401(k) Plans: 10 Things You Should Know

When it comes to 401(k) plans, it's your money. But your boss and the government make the rules.

Image of 401(k) with money
(Image credit: Getty Images)

Since Congress created 401(k) plans in 1978, they have become the most popular retirement account in the U.S. One-third of workers had a 401(k)-style account in 2020, roughly double the number with an individual retirement account and triple those with a pension. While 401(k)s started as a way to build wealth for retirement, they are increasingly being used by retirees to manage their life savings.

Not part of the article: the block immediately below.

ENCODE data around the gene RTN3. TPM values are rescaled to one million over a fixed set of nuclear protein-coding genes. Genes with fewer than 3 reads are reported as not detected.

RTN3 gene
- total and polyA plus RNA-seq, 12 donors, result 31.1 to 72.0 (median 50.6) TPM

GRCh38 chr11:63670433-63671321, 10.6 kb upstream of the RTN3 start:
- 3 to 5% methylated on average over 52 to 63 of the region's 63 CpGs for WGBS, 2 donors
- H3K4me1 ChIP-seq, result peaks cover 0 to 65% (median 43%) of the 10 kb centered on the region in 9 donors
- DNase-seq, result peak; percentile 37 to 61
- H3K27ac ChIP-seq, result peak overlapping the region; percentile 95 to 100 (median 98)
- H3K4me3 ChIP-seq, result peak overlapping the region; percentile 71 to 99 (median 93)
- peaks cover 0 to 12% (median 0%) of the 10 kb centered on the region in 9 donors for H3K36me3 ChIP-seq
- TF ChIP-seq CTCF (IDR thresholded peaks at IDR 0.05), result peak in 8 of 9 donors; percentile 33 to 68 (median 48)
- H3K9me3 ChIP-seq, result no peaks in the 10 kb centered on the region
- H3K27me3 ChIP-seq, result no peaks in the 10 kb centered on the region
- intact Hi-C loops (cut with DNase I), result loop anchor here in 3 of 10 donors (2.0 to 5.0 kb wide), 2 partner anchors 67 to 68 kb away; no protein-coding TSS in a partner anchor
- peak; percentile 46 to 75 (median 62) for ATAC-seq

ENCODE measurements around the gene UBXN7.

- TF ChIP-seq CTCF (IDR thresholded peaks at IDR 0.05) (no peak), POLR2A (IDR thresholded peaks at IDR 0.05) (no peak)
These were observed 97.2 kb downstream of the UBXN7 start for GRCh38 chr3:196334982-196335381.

“More and more retirees are interested in staying connected with former employers whom they trust,” says Tom Armstrong, vice president of customer analytics and insight at Voya Financial in Walpole, Mass. Armstrong says that thanks to large-group pricing, keeping your money in the old 401(k) could help you qualify for lower investment fees than if you invested on your own by transferring the balance to an IRA

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David Rodeck
Contributing Writer, Kiplinger's Retirement Report